Estonia’s decision to adopt a Magnitsky Amendment, is both symbolically significant and practically important. Given it’s proximity to Russia as a gateway to Europe, the new legislation will undoubtedly reverberate among the Kremlin’s growing gang of human rights violators. It tells the Putin regime that Estonia isn’t afraid to stand up for its values and provides a role model for Estonia’s neighbours and allies.

Countries like Finland, which have governments that are frequently predisposed to acquiescing to Moscow’s claims on regional hegemony, can take courage from Estonia’s example and establish strong positions of their own on Russian human rights violations.

The bravery of Estonian lawmakers to unanimously adopt the Magnitsky Amendment has been recognized internationally as another way that the country is “punching above its weight.”

Bill Browder, who has led the campaign for justice for Sergei Magnitsky, told me that “Estonia has established a serious human rights benchmark for other European and allied NATO states to follow.” He added that “no other European state has taken such a strong position and Estonians can be proud to be leading Europe in creating a real deterrence for human abusers around the world.”

Bill Browder, Irwin Cotler and Vladimir Kara-Murza at a press conference in Ottawa calling on the Canadian government to adopt Magnitsky Legislation in 2012.

“Canada and our other Western allies should take note of Estonia’s bravery and leadership,” said legendary Canadian human rights advocate, former lawyer for Andrei Sakharov and former Canadian Justice Minister, Irwin Cotler. Estonia he said,  “should be congratulated for demonstrating its commitment to the defence of global human rights.”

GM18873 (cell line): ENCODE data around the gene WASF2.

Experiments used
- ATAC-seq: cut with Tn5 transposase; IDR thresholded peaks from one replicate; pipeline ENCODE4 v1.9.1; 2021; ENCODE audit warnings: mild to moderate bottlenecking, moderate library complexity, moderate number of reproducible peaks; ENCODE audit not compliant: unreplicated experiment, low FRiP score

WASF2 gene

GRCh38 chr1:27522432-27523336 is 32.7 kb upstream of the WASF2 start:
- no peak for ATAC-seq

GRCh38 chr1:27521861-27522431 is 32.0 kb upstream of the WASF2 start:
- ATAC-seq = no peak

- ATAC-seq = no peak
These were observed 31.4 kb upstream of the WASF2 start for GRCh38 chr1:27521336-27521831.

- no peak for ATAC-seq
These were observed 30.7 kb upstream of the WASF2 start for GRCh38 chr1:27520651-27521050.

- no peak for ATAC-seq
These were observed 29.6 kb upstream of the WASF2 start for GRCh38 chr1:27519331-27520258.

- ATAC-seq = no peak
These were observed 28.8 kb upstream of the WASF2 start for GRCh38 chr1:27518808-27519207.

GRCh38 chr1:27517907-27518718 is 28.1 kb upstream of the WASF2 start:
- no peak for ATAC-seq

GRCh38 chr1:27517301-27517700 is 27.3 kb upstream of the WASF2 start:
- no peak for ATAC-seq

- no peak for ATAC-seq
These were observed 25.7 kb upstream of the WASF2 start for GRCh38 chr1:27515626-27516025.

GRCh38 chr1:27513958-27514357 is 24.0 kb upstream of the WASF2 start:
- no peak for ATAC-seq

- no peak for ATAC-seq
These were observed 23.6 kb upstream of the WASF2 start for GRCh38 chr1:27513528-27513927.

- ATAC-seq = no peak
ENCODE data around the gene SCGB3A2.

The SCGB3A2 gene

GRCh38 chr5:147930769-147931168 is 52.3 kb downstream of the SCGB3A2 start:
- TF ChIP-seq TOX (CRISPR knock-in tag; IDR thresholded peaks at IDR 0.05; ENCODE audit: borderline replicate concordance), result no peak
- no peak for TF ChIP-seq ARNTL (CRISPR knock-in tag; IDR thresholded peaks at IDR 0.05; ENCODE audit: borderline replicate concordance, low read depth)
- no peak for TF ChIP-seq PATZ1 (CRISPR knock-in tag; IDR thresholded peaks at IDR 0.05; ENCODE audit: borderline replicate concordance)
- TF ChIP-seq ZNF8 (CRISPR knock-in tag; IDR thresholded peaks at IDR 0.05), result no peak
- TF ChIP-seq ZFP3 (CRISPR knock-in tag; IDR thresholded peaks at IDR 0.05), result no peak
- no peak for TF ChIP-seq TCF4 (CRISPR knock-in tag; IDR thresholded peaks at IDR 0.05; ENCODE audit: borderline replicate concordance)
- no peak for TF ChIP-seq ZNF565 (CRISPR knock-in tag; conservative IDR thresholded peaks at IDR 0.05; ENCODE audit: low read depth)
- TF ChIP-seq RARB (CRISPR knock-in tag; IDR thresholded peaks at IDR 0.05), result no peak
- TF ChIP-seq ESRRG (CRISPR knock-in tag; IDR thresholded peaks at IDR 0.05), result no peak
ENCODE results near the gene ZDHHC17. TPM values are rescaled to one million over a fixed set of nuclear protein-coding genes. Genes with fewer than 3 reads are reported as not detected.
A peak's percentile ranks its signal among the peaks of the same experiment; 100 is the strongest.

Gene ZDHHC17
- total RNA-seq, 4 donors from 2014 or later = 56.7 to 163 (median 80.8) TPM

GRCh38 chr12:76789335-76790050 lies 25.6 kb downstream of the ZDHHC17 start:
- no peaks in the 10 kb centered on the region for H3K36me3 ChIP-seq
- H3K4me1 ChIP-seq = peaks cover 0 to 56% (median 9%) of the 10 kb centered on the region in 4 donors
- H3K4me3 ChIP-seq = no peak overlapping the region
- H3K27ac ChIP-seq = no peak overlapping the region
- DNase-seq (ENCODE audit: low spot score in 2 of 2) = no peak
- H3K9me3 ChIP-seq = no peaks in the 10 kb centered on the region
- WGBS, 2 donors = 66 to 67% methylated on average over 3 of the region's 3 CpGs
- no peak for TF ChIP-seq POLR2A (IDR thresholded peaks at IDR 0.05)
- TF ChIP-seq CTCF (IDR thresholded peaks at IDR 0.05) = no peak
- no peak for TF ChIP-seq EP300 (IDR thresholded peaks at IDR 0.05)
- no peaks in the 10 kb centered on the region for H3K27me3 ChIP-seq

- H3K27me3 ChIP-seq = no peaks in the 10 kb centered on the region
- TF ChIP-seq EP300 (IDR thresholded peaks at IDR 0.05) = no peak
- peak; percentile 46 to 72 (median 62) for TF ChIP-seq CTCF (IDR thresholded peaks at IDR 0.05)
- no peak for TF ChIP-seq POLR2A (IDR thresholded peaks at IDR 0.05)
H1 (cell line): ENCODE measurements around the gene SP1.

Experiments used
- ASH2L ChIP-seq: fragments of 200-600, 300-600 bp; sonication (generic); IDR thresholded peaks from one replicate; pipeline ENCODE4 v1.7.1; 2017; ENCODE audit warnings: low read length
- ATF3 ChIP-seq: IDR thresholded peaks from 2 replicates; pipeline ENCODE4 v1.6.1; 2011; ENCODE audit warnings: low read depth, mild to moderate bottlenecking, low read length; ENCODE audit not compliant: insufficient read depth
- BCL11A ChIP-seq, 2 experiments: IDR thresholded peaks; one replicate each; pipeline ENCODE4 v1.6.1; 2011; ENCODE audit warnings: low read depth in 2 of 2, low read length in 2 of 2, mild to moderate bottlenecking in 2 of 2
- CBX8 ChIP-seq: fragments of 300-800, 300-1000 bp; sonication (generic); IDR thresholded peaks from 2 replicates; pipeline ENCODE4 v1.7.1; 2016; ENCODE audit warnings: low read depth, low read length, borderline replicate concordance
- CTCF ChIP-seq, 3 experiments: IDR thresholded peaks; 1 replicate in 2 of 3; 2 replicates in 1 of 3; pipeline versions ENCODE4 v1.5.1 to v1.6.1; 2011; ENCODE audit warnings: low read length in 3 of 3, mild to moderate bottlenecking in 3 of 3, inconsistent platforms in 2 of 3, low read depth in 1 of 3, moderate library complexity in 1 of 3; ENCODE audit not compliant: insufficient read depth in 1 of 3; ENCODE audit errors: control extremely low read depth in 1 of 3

The next step for Estonia is implementation of the new law. This can be done quickly by initially adopting the names on the existing US Magnitsky List.

The legislation has the potential for having an immediate effect.

Estonian officials should investigate the case of Ildar Dadin, the Russian pro-democracy activists who has been jailed and repeatedly tortured in a Kremlin Gulag in Russian occupied Karelia.

Dadin was sentenced to three years in prison in December 2015, for his participation in several pro-democracy and human rights rallies in Moscow. In a letter he recently had smuggled to his wife, Dadin describes being handcuffed and hung from the prison ceiling for prolonged periods. He writes to his wife about being stripped naked and threatened with rape by prison guards and about being repeatedly beaten.

Arrest of Ildar Dadin l Photo: Ivan Mikhaylov. Source:

To help save Dadin from the same fate as Sergei Magnitsky, Estonia should identify Dadin’s prosecutors and jailers and place them on the country’s Magnitsky List.

By adopting the Magnitsky Amendment, Estonia has put itself in a position to help protect human rights and pro-democracy activists in repressive regimes both near and afar. Estonians can be proud of this remarkable and internationally significant moral and practical achievement as the world around it plunges towards unpredictability.

Ildar Dadin after an arrest Photo: RFERL

This article appeared originally in Estonia’s daily, Postimees